I just finished Bob Spitz’s delightful biography of Julia Child — Dearie. You may scratch your head when I say it was hard to put down. It was. What a read! And what an amazing story of success.
Julia Carolyn McWilliams was born in 1912 in Pasadena, CA. She attended Smith College and worked for several years as a copywriter in NY. When World War II came along, 6’2″ Julia was too tall for the WAC’s or WAVE’s so she joined the OSS. She was posted in Asia where in 1944 she met Paul Child – a low level career diplomat. They were married in 1946 and Julia followed Paul as he was transferred to Paris where she became bored by the lack of things to do. She took up cooking and attended Le Cordon Bleu — the legendary culinary institute. At the age of 39 she began teaching cooking to American women — in her small Paris flat. And with two colleagues, she began writing a cookbook directed to American housewives. After nearly ten years of writing and at the age of 49, her book Mastering the Art of French Cooking was published by Knopf. Julia’s star began to soar. A true outlier. . . . .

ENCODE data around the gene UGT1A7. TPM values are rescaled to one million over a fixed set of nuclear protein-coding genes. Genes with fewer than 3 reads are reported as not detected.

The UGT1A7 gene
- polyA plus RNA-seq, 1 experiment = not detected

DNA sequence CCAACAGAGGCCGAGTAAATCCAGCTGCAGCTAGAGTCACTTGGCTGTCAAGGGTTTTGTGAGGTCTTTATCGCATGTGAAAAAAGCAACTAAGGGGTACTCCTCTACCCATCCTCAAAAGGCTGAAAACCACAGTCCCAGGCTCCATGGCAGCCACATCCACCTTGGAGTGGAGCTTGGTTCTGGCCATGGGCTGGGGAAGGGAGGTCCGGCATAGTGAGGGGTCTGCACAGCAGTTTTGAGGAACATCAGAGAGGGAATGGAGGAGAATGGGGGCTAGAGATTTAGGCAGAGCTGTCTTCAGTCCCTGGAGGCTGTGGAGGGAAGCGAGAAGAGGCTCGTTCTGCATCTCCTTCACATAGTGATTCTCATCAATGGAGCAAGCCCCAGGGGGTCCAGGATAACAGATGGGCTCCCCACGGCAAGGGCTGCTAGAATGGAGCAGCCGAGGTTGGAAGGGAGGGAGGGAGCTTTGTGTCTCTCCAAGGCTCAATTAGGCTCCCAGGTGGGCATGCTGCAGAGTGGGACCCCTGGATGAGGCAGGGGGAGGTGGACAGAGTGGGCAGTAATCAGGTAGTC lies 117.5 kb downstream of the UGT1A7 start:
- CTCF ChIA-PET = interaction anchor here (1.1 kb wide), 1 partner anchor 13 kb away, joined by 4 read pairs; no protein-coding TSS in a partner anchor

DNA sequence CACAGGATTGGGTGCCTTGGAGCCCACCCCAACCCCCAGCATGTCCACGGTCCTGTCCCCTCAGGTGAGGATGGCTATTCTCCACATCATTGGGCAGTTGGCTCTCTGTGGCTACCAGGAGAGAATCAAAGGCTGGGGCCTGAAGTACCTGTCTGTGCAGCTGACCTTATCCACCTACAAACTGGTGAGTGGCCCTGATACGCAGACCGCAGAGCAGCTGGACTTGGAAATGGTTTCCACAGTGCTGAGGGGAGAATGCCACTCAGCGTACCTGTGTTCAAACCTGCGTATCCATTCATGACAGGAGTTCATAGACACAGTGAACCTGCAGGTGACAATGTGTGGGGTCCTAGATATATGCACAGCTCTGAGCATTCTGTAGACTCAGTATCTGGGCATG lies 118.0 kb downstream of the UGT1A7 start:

In 1962, she appeared on Boston’s WGBH — a television program designed for the staid discussion of books. Instead of sitting and talking, Julia arrived with food and paraphernalia (including a one burner tabletop stove) and — much to the consternation of directors — she insisted on cooking an omelette. On camera! The producers feared no one would ever watch WGBH again. Of course, Julia’s appearance had the opposite effect. Her success spawned her own show “The French Chef” and Julia became a household name.
In 2004, Julia passed away at the age of 92. Her kitchen was moved to the Smithsonian where it is on permanent display. Bon appetit!